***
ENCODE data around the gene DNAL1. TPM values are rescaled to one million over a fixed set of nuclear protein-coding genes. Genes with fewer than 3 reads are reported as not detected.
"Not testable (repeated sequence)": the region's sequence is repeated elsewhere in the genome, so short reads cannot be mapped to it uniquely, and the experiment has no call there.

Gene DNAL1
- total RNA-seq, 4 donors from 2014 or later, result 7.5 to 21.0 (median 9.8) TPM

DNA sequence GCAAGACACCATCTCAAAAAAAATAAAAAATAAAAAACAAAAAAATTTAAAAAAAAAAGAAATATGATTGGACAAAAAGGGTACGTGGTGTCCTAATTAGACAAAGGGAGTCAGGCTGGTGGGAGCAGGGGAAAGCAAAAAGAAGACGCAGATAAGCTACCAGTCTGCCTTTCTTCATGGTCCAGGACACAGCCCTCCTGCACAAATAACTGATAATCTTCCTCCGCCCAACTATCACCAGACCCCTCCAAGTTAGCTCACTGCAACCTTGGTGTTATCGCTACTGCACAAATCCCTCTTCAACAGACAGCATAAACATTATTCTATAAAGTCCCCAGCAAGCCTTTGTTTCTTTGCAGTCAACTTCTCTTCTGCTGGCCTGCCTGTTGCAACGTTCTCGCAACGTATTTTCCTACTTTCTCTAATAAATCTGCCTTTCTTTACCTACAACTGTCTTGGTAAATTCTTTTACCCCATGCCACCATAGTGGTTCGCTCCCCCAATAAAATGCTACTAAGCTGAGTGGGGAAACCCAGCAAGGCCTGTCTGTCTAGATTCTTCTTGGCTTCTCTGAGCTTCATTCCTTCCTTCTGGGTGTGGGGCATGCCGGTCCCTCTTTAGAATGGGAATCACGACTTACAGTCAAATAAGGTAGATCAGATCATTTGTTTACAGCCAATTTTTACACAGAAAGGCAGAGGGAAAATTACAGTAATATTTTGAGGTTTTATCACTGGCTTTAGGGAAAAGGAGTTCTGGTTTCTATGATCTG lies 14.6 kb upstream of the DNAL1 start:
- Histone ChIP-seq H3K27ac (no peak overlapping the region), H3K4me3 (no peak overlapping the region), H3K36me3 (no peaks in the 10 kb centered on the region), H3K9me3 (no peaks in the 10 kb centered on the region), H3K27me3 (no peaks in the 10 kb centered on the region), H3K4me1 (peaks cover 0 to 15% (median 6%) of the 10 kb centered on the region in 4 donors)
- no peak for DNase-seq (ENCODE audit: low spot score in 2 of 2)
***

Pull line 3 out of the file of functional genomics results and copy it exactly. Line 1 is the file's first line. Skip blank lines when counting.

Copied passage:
Gene DNAL1